Forget Hollywood movies or vacation luaus, you haven’t seen hula until you’ve seen this week’s competitive performances in Hawaii – and now you can, in HD! The annual Merrie Monarch Festival is underway and televised coverage begins Thursday, this year in high definition. For those of you outside Hawaii, the HD coverage is also streamed online. Organizers say the festival is the most-watched, longest-running local TV program in Hawaii, broadcast since 1981.
The festival has been called the Olympics of hula, which suits the combined inpidual performances and team standings. It also hints at the rigorous preparation the dancers undergo. They train and practice year-round for this competition. I was awed by the athleticism of the dances, especially the men’s competition. I was also mesmerized by the undulating waves of hula when performed by groups – that aspect of the art is completely missing from most stage performances.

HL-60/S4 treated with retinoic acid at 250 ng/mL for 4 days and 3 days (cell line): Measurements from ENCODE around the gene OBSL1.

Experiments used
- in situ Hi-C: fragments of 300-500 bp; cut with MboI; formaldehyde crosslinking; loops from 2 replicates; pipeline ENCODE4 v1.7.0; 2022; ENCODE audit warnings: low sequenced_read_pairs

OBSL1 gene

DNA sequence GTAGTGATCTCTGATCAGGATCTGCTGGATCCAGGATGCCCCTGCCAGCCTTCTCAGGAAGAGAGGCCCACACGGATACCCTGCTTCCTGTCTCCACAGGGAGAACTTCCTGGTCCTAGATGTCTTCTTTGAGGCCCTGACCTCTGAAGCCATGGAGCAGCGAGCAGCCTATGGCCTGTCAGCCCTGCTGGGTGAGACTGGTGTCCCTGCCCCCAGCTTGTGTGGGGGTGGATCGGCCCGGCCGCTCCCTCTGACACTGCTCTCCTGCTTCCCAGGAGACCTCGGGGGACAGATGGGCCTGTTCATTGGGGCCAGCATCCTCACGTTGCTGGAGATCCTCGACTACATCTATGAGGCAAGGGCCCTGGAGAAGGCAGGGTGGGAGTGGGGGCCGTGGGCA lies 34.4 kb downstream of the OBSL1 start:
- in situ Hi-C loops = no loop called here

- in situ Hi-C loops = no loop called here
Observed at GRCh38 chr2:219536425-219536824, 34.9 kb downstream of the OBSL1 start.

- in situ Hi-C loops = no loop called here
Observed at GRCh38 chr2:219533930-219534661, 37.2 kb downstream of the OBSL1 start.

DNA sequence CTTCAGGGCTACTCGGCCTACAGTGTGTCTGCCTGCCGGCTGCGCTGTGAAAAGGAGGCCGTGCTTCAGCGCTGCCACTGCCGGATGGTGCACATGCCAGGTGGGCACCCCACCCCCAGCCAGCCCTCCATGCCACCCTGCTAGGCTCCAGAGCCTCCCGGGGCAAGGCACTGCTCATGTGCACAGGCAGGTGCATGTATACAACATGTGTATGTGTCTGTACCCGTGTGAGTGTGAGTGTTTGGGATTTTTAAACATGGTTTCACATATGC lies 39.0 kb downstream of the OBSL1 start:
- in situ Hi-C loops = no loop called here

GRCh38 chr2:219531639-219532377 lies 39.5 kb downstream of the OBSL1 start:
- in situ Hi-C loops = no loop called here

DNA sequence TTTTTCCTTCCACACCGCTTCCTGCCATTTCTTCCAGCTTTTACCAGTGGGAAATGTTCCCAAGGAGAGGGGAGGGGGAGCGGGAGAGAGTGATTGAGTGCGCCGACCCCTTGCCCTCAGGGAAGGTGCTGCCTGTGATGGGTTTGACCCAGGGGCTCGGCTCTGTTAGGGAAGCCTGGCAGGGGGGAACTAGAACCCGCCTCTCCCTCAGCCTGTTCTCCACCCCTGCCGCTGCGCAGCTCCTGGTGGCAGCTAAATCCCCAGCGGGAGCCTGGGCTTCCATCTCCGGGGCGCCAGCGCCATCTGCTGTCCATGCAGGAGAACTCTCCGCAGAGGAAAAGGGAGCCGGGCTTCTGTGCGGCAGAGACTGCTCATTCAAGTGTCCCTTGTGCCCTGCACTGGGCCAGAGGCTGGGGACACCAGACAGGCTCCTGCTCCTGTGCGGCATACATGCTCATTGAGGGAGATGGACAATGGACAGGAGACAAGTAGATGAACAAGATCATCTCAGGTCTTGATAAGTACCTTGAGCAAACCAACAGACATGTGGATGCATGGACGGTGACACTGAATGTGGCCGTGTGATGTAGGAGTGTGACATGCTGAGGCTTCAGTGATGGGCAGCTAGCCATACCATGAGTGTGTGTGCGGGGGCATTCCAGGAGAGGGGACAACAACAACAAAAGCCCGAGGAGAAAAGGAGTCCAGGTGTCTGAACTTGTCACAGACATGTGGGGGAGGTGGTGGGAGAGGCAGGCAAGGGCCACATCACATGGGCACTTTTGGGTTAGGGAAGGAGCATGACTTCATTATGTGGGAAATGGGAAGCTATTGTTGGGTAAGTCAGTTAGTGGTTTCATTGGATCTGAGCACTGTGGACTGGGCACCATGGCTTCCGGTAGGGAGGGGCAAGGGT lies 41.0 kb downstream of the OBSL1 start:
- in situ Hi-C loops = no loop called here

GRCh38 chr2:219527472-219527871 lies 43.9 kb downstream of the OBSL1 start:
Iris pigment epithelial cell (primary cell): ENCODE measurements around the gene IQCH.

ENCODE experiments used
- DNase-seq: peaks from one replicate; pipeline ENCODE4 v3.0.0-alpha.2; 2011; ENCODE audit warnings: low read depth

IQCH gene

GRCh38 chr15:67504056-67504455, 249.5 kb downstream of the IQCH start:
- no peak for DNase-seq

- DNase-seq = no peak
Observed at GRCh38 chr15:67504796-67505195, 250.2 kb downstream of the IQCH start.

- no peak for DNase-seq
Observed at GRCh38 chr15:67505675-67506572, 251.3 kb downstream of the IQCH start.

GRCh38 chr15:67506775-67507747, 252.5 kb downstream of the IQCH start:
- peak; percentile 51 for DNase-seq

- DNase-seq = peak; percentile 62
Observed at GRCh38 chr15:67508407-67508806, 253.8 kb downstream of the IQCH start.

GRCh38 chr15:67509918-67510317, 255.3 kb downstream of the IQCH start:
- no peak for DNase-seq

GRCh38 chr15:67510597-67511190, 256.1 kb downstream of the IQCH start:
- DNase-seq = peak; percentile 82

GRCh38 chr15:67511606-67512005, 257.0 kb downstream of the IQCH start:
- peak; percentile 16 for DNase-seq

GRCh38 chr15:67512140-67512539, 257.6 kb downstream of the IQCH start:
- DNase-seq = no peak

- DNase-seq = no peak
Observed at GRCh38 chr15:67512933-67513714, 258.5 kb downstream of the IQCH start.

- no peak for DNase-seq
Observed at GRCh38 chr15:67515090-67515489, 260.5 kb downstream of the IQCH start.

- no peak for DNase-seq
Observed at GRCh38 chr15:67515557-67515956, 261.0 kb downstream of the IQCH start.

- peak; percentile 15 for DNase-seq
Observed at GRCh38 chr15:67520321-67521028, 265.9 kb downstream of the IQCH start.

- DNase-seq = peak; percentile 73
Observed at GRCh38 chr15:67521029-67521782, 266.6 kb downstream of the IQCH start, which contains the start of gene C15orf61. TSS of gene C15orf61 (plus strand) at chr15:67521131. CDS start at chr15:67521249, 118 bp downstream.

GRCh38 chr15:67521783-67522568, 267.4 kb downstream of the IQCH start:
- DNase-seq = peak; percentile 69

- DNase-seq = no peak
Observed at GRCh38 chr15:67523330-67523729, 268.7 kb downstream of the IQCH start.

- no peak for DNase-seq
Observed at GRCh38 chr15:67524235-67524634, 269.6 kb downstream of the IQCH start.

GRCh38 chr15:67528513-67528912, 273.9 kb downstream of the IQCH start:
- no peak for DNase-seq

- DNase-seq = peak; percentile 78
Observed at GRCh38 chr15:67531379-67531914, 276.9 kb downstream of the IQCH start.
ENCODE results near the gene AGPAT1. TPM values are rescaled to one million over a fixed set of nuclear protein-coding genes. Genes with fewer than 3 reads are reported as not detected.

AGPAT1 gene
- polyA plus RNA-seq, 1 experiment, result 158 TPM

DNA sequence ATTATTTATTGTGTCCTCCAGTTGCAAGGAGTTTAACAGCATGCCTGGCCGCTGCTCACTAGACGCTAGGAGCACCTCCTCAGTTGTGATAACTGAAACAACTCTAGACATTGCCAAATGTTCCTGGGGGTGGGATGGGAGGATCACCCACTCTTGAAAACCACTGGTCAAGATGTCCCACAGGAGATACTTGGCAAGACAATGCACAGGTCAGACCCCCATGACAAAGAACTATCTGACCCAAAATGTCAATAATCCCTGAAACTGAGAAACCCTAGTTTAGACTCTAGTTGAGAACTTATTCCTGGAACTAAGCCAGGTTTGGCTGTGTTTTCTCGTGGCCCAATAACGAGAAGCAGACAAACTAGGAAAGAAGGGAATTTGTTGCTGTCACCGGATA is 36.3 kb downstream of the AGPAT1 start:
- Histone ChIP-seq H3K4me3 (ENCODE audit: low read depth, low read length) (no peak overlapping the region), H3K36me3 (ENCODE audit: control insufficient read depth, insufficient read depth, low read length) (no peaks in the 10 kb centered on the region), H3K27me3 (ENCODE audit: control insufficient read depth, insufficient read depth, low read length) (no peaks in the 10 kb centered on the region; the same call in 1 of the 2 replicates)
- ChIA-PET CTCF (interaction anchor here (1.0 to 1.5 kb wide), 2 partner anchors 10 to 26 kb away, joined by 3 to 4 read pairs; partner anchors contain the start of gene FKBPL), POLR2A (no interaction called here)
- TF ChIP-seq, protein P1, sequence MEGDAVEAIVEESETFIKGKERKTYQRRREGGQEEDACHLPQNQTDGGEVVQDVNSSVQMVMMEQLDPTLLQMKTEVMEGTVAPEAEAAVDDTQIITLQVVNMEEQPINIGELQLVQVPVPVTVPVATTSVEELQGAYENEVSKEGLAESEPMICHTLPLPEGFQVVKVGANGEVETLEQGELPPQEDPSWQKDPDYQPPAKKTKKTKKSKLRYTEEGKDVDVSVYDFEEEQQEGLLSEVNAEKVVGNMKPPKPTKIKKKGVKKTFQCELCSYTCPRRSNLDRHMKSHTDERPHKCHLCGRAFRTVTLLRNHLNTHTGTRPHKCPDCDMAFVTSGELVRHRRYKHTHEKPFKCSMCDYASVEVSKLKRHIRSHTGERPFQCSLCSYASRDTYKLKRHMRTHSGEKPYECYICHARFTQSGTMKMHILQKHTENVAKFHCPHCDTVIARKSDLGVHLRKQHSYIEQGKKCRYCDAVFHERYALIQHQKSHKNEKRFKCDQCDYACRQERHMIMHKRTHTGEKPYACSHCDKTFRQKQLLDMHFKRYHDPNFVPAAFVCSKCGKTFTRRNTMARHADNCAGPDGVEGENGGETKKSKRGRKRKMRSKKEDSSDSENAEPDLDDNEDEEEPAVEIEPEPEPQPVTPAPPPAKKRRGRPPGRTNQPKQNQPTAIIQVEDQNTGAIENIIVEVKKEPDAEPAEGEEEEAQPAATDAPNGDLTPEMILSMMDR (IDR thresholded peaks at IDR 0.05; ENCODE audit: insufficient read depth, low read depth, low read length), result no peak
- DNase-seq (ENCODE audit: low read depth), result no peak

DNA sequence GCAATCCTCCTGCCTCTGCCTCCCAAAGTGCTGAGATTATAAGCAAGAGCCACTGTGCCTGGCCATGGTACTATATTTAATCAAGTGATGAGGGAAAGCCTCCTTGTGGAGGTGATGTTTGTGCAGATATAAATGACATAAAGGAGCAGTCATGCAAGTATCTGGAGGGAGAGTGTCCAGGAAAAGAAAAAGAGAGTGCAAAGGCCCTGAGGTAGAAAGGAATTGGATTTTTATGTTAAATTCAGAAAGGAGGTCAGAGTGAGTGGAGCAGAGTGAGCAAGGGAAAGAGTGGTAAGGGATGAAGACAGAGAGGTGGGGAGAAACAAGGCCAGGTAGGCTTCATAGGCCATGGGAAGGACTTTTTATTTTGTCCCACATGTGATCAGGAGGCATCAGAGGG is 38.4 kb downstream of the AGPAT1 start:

This year, the festival is missing two of its long-time organizers. Both George Naope and Dottie Thompson died recently, as did well-known performer Rae Fonseca. There are sure to be tributes to their memory and contributions to the spirit of hula. The goal of the Merrie Monarch Festival is to perpetuate and promote the traditional culture of the Hawaiian people. Proceeds are used to support educational outreach through workshops, seminars and symposia.
The festival includes more than the hula competition. If you take a Hawaii vacation and attend in person, you can take in crafts fairs, an art show, music concerts, and a parade. It is a week-long celebration of all things hula on the Big Island of Hawaii, always held the week after Easter. Tickets go on sale for each year’s competition in December. This year, they were sold out by February. If you’d like to attend the event, detailed procedures for obtaining a ticket are available on the festival’s website. The 2011 dates are April 24-30. Tune in to the televised event this week and start making plans to experience this unique celebration of hula in person.
HD broadcast link: